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Oklahoma State University
Oklahoma Rehabilitation Council

ORC - Serving All Oklahomans with Disabilities

Advocacy for Organizations - Choosing Your Issue(s)

“Do what you can, with what you have, where you are.”
--Theodore Roosevelt

Without a clear process for choosing your organization's positions on important issues, misunderstandings, confusion and outright manipulation can threaten to nullify all your advocacy efforts, or worse, undermine the credibility and integrity of the reputation you work so hard to build. It is best to have a written set of parameters and a defined process to decide which issues you will pursue and what your position will be before it becomes a problem.

Create a process. It is best to get a buy-in from the larger group for the initial decision to take on an issue, but have a smaller group develop strategy. Be sure everyone is clear on the issue, position and general strategy from the beginning. Not only does this avoid misunderstandings, but also you will need their help to get it done.

Issues to consider when choosing an issue and a position:

  • Does the issue/position fit with the mission of your organization? You'd be surprised how often this is overlooked. Just because it is a good cause doesn't mean it has anything to do with your mission. Beware of losing focus and neglecting the reason your organization exists.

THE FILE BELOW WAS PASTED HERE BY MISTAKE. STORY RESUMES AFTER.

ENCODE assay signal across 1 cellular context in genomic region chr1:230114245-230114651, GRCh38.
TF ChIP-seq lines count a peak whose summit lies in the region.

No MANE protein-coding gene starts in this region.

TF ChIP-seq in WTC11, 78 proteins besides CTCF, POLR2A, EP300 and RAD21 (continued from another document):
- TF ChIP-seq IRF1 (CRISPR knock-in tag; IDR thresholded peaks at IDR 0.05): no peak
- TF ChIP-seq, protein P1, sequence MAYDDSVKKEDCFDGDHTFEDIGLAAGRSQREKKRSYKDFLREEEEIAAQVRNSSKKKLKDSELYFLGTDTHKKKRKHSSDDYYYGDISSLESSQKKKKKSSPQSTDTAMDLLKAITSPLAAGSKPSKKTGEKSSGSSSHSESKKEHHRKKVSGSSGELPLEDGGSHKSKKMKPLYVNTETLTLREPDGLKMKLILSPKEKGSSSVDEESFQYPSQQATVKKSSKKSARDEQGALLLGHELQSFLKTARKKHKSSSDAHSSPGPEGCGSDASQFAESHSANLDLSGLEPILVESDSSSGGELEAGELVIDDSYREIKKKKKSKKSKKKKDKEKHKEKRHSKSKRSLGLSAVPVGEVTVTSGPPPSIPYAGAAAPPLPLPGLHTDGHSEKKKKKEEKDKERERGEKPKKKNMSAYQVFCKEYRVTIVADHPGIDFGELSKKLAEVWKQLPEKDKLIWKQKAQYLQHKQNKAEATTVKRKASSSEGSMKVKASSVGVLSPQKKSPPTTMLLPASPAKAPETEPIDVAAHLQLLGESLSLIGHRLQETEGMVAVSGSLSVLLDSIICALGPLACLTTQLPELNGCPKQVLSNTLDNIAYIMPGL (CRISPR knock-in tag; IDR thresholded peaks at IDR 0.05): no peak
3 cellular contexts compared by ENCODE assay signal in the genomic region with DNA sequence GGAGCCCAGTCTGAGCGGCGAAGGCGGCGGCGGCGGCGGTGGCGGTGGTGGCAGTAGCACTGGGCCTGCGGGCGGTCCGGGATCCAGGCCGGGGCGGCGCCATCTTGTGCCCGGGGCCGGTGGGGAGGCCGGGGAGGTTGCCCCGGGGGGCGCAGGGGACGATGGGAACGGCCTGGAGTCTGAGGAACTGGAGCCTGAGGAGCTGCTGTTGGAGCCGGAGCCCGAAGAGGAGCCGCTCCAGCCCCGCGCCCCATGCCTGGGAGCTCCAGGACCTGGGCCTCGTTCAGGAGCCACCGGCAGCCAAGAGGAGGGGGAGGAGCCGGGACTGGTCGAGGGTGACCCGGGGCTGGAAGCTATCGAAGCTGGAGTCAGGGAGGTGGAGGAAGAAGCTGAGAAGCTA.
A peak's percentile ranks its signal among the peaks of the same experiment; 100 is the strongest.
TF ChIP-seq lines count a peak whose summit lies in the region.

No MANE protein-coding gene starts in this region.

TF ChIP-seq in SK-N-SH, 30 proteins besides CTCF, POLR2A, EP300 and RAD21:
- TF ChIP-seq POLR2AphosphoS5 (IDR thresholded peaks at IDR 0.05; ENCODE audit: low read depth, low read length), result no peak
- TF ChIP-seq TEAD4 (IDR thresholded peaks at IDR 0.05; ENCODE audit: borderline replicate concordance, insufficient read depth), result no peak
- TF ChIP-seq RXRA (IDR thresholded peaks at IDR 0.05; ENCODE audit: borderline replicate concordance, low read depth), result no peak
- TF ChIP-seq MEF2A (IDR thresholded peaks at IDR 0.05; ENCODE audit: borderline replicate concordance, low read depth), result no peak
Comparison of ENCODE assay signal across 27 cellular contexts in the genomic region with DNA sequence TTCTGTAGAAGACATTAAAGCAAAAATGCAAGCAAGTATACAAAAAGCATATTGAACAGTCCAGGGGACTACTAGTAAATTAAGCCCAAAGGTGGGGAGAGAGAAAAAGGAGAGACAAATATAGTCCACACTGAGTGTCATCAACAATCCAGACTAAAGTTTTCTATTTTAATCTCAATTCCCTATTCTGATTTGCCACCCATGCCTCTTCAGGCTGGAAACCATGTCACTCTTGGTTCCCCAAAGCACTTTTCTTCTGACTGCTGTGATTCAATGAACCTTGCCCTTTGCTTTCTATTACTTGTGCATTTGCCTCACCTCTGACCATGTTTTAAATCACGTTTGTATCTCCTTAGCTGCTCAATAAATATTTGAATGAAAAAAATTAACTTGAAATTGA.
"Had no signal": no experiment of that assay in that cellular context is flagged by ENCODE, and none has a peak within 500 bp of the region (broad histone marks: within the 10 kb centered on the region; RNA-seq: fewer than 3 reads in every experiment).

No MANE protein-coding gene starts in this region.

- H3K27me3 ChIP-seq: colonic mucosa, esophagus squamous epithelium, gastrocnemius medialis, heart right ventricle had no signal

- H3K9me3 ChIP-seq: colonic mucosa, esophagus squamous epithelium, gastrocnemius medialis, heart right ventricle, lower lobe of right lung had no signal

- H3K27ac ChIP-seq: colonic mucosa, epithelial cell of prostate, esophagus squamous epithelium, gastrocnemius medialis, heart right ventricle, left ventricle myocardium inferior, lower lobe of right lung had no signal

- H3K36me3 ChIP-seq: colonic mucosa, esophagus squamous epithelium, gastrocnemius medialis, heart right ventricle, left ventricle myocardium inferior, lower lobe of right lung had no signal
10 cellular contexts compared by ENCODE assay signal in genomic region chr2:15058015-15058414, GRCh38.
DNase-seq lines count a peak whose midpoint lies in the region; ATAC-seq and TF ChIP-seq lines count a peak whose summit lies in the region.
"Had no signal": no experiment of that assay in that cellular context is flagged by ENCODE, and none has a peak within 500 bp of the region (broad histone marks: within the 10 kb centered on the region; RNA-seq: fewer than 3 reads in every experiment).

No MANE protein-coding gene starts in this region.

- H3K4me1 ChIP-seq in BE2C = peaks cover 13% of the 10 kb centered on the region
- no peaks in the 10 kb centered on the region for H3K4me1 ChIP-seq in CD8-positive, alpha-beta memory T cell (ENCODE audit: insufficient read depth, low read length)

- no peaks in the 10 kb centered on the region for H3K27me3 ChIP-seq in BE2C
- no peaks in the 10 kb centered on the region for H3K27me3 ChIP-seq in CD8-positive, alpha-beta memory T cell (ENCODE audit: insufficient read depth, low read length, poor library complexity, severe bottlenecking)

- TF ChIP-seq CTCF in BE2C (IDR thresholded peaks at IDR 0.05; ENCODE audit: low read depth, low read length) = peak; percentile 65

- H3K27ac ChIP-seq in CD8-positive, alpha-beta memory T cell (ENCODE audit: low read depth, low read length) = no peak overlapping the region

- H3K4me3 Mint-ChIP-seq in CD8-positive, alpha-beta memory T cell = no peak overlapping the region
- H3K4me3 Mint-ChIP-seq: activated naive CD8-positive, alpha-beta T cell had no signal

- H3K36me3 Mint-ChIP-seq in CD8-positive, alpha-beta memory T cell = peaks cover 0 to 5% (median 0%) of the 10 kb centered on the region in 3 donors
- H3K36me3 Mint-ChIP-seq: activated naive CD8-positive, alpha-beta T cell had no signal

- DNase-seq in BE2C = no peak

• Is there a unique role for your organization on the issue? For example, a business group arguing for expanding safety net services.
  • Can you offer a solution? Especially one with a proven track record.
  • Avoid only working on self-serving issues. Too many groups only come to the Capitol when their own funds are being cut. If a cut affects your clients, you should be just as engaged in making that right.
  • Timing. Is this a long-term or quick issue? Do you have the stamina to stick it out? Is this the right time for your issue? The worst budget deficit in decades is probably not the right time to propose a huge spending program.
  • Controversy. When considering controversial issues, is it worth the flak? Is there a less controversial position that will still make a difference? You may decide to go ahead anyway, but at least you are ready for it.
  • Don't join forces with others just for company. If you are the only one on your issue, so be it.